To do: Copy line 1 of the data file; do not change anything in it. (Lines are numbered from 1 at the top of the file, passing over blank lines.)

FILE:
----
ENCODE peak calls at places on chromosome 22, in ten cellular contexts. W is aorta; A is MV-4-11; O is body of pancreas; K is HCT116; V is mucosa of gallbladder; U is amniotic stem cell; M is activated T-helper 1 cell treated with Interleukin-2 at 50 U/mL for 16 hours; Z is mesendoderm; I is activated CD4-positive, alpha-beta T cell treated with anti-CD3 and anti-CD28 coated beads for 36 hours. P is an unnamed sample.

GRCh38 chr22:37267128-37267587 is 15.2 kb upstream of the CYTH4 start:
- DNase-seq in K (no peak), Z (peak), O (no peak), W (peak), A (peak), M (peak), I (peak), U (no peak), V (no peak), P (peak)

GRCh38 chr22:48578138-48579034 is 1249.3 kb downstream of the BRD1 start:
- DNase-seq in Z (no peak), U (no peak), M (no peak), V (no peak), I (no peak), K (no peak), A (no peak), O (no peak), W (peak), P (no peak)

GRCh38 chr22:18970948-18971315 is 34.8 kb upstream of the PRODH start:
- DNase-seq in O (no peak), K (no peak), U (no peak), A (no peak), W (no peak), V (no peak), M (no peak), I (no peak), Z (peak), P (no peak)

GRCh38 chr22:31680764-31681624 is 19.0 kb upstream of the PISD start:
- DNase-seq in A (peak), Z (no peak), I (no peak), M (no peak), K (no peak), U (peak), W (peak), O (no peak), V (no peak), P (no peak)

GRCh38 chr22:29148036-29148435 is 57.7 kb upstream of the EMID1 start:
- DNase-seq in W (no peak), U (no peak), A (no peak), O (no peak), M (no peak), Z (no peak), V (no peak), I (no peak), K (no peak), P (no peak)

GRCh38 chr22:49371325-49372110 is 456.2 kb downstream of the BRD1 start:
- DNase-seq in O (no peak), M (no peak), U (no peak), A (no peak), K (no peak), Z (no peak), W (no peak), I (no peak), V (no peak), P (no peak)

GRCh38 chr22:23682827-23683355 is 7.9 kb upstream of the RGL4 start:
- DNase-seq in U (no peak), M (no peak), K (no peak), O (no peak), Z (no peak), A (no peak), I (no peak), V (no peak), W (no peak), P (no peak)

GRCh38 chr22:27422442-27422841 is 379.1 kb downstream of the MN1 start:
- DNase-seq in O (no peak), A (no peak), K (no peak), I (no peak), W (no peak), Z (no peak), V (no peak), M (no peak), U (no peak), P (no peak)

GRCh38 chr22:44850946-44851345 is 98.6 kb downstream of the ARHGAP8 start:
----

ENCODE peak calls at places on chromosome 22, in ten cellular contexts. W is aorta; A is MV-4-11; O is body of pancreas; K is HCT116; V is mucosa of gallbladder; U is amniotic stem cell; M is activated T-helper 1 cell treated with Interleukin-2 at 50 U/mL for 16 hours; Z is mesendoderm; I is activated CD4-positive, alpha-beta T cell treated with anti-CD3 and anti-CD28 coated beads for 36 hours. P is an unnamed sample.